Why Vertov is the new Da Vinci

I am a firm believer that movie directors are artists.

In the text we learn a lot about film directors coming from various backgrounds. We even learn that most of the cinema groups that were formed to watch American movies were artists of some sort. Some of these arts include painters, architects and advertisement specialists. Today, I would really like to focus on Vertov and his movie Man with a Movie Camera as a list of those among the greatest art pieces of its time.

Up until this point in the semester, we have been watching silent films that have been innovative, such as D.W. Griffiths The Birth of a Nation, Flaherty’s Nanook of the North, and Melies’ A Trip to the Moon. However, Man with a Movie Camera blows all of these movies out of the water because it is a compilation and compliment on the Lumiere Brother’s films and uses innovative film techniques and dramatic techniques.

The first thing that makes this film different than any other film is the use of cinematic technique. In the movie we see split frames, we see match cuts, we see canted angles and superimposition. This was the most I have seen, even compared to Melies who superimposed his own head onto different tables. Even the texts mentions that this movie has the technique of being whimsical even to the point of being kaleidoscopic.

The next thing that makes this piece a work of art is that it also the dramatic technique. We take the everyday, then we tell you it is everyday by having you watch people make a movie. It makes you hyperaware of your situations. It uses the Brechtian approach to movie watching, even before Bertolt Brecht himself came out with the genre (don’t quote me on that though).

Lastly, I would like to argue that Man with a Movie Camera is a work of art because of its fan base. We learned in Sharon’s class that there is a website dedicated to the movie. It basically tries to recreate the movie with different shots that contemporary people have shot. Having something that lasts that long, really only makes it a classic. As I have learned about Spielberg, he got into film making by trying to recreate the things that he has seen on the screen.

Because of these reasons alone, and not merely because the text says that the movie is Avant-Garde (which has the definition that it is a creative form of art) do I declare that the movie is a work of art. I would also like to add that it introduced to the film world many new cinematic techniques that have been and will be used for generations to come.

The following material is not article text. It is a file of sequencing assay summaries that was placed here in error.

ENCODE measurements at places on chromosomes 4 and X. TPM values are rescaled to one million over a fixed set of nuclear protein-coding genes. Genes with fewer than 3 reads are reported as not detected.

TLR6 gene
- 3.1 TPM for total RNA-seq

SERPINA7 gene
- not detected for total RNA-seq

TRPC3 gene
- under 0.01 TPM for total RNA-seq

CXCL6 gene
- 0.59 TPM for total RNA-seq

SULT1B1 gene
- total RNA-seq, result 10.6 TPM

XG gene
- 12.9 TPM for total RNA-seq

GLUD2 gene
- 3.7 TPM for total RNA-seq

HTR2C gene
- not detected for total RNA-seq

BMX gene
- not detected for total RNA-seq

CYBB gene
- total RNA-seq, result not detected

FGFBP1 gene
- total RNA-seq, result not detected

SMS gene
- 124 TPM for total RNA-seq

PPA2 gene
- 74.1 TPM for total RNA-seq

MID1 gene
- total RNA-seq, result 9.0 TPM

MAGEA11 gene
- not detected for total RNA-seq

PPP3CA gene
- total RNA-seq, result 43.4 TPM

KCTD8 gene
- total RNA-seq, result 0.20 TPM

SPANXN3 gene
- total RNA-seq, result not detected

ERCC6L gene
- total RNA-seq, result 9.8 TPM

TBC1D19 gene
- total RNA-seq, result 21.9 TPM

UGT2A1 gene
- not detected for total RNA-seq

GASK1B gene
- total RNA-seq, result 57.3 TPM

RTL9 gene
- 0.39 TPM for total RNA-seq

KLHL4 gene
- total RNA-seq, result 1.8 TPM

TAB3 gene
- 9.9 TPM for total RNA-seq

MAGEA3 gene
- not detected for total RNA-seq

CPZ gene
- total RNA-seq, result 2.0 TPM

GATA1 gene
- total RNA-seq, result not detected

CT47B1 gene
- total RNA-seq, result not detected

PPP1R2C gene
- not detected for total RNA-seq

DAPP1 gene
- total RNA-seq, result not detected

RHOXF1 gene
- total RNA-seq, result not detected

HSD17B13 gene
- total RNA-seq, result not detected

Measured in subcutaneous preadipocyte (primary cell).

https://www.youtube.com/watch?v=7ZkvjWIEcoU

 

https://www.youtube.com/watch?v=uoUafjAH0cg

 

https://www.youtube.com/watch?v=I3kmVgQHIEY

 

https://www.youtube.com/watch?v=_FrdVdKlxUk

 

https://www.youtube.com/watch?v=1dgLEDdFddk

 

https://www.youtube.com/watch?v=ZW9MR6bz3zo&list=PLD8026B87AD3678E1

 

https://www.youtube.com/watch?v=5IKubW5QWHE

 

http://dziga.perrybard.net

 

Sources

KrasnyKofe. “Man with a Movie Camera (Alloy Orchestra) 1929 – Человек с киноаппаратом.” YouTube. YouTube, 18 July 2011. Web. 19 Sept. 2016.

Escuelacinepuntocom. “Nanook of the North – Best Quality (HD) – Nanook El Esquimal HD – Full.” YouTube. YouTube, 25 Feb. 2015. Web. 19 Sept. 2016.

Http://www.youtube.com/channel/UClPYqFFzaYyIp-M1Vo5n9Fw. “The Birth of a Nation (1915 Film by D.W Griffith).” YouTube. YouTube, 10 July 2014. Web. 19 Sept. 2016.

Escuelacinepuntocom. “A Trip to the Moon (HQ 720p Full) – Viaje a La Luna – Le Voyage Dans La Lune – Georges Méliès 1902.” YouTube. YouTube, 15 Dec. 2012. Web. 19 Sept. 2016.

Raphaeldpm. “Arrival of a Train at La Ciotat (The Lumière Brothers, 1895) – YouTube.” YouTube. YouTube, 31 Dec. 1969. Web. 19 Sept. 2016.

Debbidbu. “The Baby’s Meal.” YouTube. YouTube, 11 June 2009. Web. 19 Sept. 2016.

Emedmenta. “Georges Méliès [1898] Un Homme De Têtes [The Four Troublesome Heads].” YouTube. YouTube, 06 Oct. 2011. Web. 19 Sept. 2016.

“Man With A Movie Camera.” Man With the Movie Camera. N.p., n.d. Web. 19 Sept. 2016.

Barnouw, Erik. Documentary: A History of the Non-fiction Film. New York: Oxford UP, 1974. Print.

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